The state of XR in academia

by | Jul 16, 2020

Extended Reality (XR) is gaining ground in academia, both in research and education. Universities are holding virtual court sessions, researchers are gaining new insights into the gaze behaviour of children with ADHD, and medical students use the HoloLens to learn about CT-scans of transplant patients.

However, many challenges still exist when it comes to the state of XR in academia. These relate to a wide variety of topics, each with their own set of complexities.

 

The challenges of XR in academia

The lack of widely shared educational XR apps
As stated before, many universities, colleges, and research institutions have developed and are developing useful new XR applications. However, they fail to find their way into other institutions, because sharing is not a priority for the creators. This is a pity, because many apps could be implemented nation- or even worldwide. Institutions are often not unwilling to share their apps, but they don’t have time to, or they don’t want to go through the trouble of disseminating their apps. There is also an insecurity about how to protect apps against things like IP infringement. Finally, even though creators may be eager and willing to share their apps, they may simply have trouble finding other interested parties, since academia is such an expansive field.

Developing XR applications efficiently
It makes no sense to reinvent the wheel. Already, we’ve seen duplicate apps, developed by several research and educational institutions. Not only is this a waste of resources, but also a missed opportunity to improve on existing material, or to find out whether an app holds up in a (slightly) different setting or course.

What is extended reality?

Extended Reality is an umbrella term for technologies which enrich reality, or which transport users to a different reality altogether. XR encompassed current technologies such as virtual reality and augmented reality, but offers room for new developments of which we cannot yet conceive. It also acknowledges the nuances between existing categories, such as that VR can contain real-life augmentations (clumsily called ‘augmented virtuality’).

Infrastructure
Practical issues arise when rolling out XR experiences and technology. How do you manage hundreds of headsets? Does every student need one? Are the high costs of some headsets warranted? Which department should be responsible for maintaining XR equipment, or for developing XR experiences? What kind of headset is most suitable for this or that kind of education?

Implementation in curriculum or study
Currently, no clear information exists on when and how to implement XR in a course or research study effectively. There are some preliminary research findings, but we are simply too far ahead of the curve to be able to lean on well-established practices. Together we must figure out how to use these new technologies.

The fragmented financing structure of app development
App development is its own distinct discipline, just like teaching or performing research. In order to really move forward with XR, structural financing needs to be in place, instead of the haphazard web of financing we’re currently seeing.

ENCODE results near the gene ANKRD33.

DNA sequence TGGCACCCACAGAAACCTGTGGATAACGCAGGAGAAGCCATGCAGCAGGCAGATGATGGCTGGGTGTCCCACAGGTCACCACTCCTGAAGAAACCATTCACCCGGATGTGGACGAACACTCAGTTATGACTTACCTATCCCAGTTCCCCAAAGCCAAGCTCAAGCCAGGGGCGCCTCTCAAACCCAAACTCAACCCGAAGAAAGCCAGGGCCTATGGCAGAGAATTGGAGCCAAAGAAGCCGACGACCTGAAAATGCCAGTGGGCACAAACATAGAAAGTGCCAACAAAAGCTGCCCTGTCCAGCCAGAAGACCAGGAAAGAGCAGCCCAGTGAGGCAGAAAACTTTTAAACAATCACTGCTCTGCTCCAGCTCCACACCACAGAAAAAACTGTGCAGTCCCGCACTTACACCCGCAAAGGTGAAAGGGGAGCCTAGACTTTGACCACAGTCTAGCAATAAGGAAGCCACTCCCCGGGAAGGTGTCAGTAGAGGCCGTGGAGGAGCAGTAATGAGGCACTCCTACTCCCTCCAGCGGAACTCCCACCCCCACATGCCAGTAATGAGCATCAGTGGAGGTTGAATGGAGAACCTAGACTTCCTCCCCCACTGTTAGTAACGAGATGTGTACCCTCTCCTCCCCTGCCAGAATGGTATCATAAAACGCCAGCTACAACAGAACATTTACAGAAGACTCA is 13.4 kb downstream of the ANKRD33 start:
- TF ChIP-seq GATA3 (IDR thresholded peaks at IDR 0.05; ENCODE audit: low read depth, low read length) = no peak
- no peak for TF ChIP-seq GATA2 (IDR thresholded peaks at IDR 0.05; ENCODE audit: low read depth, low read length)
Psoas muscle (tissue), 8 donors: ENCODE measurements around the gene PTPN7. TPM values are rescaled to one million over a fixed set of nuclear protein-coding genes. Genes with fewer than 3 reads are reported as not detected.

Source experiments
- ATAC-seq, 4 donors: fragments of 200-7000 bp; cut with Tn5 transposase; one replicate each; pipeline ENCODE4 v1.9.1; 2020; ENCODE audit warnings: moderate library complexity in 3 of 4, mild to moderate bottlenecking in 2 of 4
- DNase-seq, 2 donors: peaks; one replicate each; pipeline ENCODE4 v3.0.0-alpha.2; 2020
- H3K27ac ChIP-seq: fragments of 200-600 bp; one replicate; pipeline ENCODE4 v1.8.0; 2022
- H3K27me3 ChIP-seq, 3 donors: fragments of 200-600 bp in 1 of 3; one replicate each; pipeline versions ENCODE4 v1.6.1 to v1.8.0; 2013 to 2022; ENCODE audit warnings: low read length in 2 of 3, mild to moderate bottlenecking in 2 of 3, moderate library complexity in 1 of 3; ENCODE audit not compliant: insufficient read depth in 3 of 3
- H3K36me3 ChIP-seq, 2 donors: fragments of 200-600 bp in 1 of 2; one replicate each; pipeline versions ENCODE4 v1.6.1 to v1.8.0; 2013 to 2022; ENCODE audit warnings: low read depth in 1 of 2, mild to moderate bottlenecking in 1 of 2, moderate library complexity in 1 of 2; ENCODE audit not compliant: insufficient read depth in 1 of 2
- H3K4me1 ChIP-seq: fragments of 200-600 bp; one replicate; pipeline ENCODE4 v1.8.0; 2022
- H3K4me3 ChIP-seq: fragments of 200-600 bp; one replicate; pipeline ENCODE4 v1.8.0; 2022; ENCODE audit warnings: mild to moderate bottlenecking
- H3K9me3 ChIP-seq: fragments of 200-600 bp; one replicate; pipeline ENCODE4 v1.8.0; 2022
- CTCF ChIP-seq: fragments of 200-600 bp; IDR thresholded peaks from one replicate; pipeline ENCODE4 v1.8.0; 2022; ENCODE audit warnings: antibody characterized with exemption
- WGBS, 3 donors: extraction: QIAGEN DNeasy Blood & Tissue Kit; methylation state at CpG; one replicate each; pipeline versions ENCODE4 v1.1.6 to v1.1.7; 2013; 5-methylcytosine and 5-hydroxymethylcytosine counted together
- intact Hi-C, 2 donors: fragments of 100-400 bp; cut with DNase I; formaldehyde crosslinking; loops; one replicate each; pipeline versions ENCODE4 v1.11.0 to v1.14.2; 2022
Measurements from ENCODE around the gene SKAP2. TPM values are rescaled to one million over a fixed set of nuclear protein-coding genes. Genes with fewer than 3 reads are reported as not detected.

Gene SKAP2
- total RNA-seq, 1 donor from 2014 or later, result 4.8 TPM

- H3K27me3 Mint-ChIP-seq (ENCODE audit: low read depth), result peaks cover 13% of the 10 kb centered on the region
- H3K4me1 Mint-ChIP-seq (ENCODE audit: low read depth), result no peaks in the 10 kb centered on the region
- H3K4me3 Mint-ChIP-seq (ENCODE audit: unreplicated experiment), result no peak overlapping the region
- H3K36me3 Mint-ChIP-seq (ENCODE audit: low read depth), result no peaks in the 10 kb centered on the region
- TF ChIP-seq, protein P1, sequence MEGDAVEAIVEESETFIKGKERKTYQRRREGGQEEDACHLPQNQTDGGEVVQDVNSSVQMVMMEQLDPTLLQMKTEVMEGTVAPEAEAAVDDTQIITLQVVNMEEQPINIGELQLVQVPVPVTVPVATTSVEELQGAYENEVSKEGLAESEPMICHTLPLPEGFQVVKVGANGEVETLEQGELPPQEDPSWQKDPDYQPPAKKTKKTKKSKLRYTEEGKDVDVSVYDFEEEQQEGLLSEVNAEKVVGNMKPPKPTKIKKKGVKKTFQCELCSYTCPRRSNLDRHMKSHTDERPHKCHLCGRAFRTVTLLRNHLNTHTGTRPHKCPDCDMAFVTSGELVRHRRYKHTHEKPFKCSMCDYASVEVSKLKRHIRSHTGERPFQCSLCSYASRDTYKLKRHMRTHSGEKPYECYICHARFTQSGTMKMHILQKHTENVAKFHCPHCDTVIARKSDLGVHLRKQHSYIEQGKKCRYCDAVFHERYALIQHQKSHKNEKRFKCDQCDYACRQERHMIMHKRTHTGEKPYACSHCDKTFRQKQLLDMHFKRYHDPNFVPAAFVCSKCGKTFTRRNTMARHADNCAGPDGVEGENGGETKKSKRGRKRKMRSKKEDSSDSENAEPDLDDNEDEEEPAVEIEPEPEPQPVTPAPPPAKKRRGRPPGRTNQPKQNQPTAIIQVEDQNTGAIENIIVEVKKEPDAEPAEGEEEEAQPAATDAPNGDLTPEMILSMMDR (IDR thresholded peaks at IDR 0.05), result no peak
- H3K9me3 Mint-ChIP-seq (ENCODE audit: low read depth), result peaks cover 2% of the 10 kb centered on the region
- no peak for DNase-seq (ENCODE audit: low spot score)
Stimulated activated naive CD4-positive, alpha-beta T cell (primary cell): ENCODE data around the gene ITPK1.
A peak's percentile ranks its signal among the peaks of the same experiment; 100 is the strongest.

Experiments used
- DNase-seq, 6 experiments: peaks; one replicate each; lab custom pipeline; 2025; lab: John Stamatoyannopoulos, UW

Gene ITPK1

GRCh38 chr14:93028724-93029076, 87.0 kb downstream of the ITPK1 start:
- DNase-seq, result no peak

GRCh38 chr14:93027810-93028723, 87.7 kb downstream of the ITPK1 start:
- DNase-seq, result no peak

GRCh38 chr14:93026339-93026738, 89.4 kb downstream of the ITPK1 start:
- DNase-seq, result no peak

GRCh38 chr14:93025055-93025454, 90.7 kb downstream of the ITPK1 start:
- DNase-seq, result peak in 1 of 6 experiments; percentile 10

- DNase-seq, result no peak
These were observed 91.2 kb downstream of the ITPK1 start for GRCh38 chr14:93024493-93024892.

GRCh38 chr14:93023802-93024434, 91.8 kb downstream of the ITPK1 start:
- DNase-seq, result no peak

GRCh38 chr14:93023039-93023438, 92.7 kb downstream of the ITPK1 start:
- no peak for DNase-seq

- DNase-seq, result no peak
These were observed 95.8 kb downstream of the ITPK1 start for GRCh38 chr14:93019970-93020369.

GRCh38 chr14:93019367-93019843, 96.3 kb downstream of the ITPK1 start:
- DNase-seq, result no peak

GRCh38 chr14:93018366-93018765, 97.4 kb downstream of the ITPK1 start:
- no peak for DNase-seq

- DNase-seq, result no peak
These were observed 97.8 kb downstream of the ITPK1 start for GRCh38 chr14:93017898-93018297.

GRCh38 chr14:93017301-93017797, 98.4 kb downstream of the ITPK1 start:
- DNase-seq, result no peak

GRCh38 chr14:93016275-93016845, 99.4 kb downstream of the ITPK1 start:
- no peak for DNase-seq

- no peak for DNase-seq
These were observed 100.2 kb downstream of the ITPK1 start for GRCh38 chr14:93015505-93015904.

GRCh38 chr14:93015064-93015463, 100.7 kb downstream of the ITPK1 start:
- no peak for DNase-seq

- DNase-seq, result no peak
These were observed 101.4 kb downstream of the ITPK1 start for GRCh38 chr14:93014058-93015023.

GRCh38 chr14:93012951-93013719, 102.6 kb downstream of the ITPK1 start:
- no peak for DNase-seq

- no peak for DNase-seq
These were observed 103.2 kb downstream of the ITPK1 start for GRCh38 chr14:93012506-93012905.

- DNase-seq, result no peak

Privacy, (data) responsibility and ethical concerns
If XR experiences are to be used in academia, they must adhere to academic standards and values. Furthermore, participants’ and students’ wellness must be taken into account, because XR are very potent and can affect the user emotionally. Currently, there are no standards specific to XR experiences in academia, leading to uncertainty about its use.

The need for scientific data about the effects and effectiveness of XR
There is still a lot we don’t know about the effects and effectiveness of XR. If we aim to implement XR in our research and curriculum, there must be some knowledge about what it does to its participants, and for its participants. Does an XR experience really enhance students’ learning, and if so, how? Can we label data gained through XR as scientifically valid? What kind of questions should we ask in order to be able to use these new tools effectively?

The need for an XR network

An example of XR in academia: a student uses the HoloLens for a medical XR experience

These challenges are difficult to tackle alone. Moreover, working to solve them together will produce broadly shared results. Therefore, it’s essential to create a community that actively exchanges knowledge and content about using XR in academia.

XR ERA aims to bring people from different educational and research institutions, disciplines, and industry together, both online and offline. We want to stimulate the active sharing of knowledge and applications, to drive community development. Ultimately, XR ERA aims to enhance education and research in academia by making use of what XR has to offer.

XR ERA is an open, independent platform. Are you a researcher, developing XR experiences for your study? Are you an innovation manager at a university? Or are you just a curious professional working in this field? You’re welcome to join us!

More articles

This collection is curated by the XR ERA team. The network around XR ERA contributes their insights to the platform. These articles range from philosophical questions to practical applications. We invite you to share your own insights with us!

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